In this series of articles, healthcare professionals from across the UK speak about their experiences with patients and colleagues. Julia is a healthcare assistant (HCA), Oxford graduate and aspiring medic
I studied Music at the University of Oxford, having always been encouraged in all my subjects but particularly in the arts. I loved the subject but it became clear during my degree that my ideal vocation was in fact medicine. I started getting shadowing placements and decided that the best thing for my application was to take a year out after music in order to work as a healthcare assistant. And for a while that was all it about – that it’d be useful for applications.
I didn’t anticipate quite how integral and important it would be to my medical school applications and thoughts about medicine
It was pretty much the main thing I spoke about during the interviews and working in that setting shows you far more than observing only (although that is useful, of course).
I applied for my job at John Radcliffe Hospital in Oxford and was lucky to get the first job I applied to, in a respiratory intervention service. Many hospitals and care homes require you to have experience already – which I didn’t – so I was quite lucky to get my job.
Making sure I knew the trust’s values and being enthusiastic about what the job entailed were key
My personal job involves procedures and, predominately, outpatients. I am responsible for preparing the procedure room (a small theatre) for this, putting together bronchoscopes, making sure the patient is comfortable during the procedure, helping with non-sterile tasks for the sterile doctors, taking five-minutely observations, and also helping to recover and admit the patients. All in all, there is quite a lot of variety to the job in that respect.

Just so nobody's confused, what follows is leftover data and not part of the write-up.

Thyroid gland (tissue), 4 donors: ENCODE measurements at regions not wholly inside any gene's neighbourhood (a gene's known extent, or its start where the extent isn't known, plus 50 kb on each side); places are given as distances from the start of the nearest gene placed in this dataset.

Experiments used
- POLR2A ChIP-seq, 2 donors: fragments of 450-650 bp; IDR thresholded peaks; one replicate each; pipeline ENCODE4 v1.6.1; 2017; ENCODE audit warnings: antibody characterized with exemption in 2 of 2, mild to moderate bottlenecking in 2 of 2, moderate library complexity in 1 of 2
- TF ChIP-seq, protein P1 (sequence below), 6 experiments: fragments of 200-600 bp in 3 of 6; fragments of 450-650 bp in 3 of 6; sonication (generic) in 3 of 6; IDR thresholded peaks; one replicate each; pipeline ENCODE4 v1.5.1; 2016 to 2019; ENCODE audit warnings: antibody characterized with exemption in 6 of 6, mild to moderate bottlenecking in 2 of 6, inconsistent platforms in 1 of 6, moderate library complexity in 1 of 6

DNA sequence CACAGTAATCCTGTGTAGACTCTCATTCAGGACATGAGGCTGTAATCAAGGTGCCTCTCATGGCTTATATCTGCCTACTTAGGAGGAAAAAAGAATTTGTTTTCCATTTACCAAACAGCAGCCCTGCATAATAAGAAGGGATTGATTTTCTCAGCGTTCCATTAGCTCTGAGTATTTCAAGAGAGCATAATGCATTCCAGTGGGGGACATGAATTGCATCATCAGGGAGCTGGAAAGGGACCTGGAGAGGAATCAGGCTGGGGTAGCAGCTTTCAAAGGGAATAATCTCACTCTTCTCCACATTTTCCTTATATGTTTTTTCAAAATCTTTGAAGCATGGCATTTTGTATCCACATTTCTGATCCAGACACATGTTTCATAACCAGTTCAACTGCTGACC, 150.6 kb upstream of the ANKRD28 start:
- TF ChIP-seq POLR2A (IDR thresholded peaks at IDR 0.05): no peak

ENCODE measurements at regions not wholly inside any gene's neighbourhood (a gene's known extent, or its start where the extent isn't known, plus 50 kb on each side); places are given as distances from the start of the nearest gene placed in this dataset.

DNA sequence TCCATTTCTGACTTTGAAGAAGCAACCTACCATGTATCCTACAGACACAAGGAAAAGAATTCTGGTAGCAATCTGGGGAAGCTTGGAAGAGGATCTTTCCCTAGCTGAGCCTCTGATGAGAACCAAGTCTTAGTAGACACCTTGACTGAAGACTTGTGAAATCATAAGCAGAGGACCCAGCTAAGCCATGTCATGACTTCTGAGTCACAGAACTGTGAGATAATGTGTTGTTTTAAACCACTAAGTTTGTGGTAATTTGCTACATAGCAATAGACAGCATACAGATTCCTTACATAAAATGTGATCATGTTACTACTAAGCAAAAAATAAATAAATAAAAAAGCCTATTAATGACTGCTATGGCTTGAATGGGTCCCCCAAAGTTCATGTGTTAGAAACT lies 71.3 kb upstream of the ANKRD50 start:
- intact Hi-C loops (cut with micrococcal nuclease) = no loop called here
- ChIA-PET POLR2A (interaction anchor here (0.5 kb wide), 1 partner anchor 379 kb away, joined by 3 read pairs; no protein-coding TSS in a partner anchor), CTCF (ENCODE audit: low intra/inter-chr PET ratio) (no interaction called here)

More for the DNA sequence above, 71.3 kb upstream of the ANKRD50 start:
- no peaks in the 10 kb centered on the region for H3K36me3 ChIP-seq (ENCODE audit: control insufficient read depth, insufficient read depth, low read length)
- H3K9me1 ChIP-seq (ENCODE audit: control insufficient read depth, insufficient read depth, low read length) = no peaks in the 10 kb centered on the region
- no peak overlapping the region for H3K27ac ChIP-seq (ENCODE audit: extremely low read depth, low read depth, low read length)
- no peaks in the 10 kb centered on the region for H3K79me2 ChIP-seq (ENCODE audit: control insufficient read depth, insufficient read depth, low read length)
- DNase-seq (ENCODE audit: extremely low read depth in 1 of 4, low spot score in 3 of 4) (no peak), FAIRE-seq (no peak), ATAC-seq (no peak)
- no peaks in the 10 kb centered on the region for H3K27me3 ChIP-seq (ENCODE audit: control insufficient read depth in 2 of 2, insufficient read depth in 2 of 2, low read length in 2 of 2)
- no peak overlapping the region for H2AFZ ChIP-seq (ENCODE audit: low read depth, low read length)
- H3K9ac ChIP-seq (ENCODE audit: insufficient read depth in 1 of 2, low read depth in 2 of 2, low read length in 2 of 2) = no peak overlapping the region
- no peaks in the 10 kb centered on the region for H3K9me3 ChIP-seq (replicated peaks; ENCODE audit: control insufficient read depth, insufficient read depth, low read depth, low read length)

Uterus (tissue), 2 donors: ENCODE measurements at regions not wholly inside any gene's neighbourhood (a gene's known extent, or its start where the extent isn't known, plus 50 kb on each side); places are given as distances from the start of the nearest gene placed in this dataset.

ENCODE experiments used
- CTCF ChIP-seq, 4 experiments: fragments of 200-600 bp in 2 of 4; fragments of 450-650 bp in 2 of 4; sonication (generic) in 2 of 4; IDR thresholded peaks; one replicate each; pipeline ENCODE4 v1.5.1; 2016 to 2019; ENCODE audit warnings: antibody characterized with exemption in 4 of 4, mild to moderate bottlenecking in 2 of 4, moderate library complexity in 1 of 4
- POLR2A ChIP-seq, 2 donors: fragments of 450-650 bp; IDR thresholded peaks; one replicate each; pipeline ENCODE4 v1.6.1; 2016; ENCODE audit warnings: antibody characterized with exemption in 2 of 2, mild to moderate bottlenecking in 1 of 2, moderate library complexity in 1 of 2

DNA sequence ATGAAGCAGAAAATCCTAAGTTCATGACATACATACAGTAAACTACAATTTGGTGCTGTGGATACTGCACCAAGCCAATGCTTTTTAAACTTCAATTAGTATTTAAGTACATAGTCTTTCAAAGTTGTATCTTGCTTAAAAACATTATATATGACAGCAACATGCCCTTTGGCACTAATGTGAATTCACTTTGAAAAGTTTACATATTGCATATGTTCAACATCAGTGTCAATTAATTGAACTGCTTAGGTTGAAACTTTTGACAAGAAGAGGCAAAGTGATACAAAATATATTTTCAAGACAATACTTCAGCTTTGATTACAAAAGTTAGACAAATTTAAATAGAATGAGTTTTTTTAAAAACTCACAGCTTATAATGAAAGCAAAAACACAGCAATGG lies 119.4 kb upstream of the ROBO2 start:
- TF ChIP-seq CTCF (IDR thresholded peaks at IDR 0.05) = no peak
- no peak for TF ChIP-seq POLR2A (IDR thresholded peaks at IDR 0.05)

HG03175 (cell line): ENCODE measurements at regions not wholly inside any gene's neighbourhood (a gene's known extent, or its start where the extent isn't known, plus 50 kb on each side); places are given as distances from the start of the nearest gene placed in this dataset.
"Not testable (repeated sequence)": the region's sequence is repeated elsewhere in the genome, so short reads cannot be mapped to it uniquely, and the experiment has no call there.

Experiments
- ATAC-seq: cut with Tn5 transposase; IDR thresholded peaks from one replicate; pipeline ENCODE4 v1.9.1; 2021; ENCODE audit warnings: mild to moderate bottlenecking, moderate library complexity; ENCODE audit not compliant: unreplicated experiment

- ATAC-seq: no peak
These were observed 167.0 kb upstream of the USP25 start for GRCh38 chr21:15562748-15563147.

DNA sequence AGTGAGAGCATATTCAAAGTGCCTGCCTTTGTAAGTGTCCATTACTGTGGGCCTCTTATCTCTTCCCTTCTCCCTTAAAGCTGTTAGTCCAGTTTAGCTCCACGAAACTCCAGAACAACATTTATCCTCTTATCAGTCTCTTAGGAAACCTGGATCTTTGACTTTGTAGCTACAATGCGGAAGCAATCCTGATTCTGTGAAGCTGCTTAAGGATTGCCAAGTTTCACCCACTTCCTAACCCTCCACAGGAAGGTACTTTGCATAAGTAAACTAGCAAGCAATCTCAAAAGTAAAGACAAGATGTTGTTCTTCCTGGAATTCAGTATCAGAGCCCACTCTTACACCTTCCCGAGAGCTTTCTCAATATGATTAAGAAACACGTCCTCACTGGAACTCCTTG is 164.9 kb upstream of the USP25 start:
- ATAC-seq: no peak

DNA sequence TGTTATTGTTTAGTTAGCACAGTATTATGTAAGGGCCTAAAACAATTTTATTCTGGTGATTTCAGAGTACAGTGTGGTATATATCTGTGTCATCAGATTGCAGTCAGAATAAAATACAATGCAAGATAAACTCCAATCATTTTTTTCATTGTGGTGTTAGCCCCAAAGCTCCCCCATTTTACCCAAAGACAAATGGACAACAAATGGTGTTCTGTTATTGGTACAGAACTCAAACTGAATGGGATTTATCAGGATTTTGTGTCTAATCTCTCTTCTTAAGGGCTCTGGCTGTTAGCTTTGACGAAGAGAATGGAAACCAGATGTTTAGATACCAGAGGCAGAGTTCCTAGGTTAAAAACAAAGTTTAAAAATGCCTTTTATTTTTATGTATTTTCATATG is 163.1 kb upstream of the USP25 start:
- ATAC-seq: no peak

Notably, my job does involve less personal care than other jobs. This is an interesting thing about healthcare assistant roles. People expect that it is mainly toileting and washing patients, but sometimes you can be in jobs where you are mainly doing more niche skills. But both are valuable and both involve interacting with and making the patient comfortable. This is something you do less of as a doctor, where you are more focused on treatment and diagnostics, so knowing how to do this and how everything works is useful too.
I’ve found that it’s useful to let your colleagues know you’re interested in medicine. Some people will be more interested in this than others.
I’m lucky that some of the doctors I work with asked throughout my applications how it was going, took time to explain things in more depth to me, and one even got me involved in some research (yay for my CV).
Equally, now is the time to pick up some practical skills – some HCAs are allowed to do courses or be trained up in skills like venipuncture and doing ECGs, and if you are, now is a good time – while you’ll have more time and support than you will when you learn in medical school.
As I mentioned previously, my experience became integral to my application and view of medicine.
I have experience in a medical team – I understand the structures, the jobs each member can carry out, and see the day to day processes and what will help in a career: what doctors do that makes jobs harder for nurses, how to be useful to colleagues in different roles, and how to have a difficult conversation
I have learnt what kind of doctor I want to be and how people interact effectively with patients. I have role models in mind even when I think about this.
At my medical school interviews I discussed what I did in my role, how I worked in a team, and reflecting on positive and negative things I saw. Being able to do this kind of reflection in something medical so early on is useful for a medical career and I credit my hands on experience for the fact that I could succinctly discuss healthcare settings and get offers.
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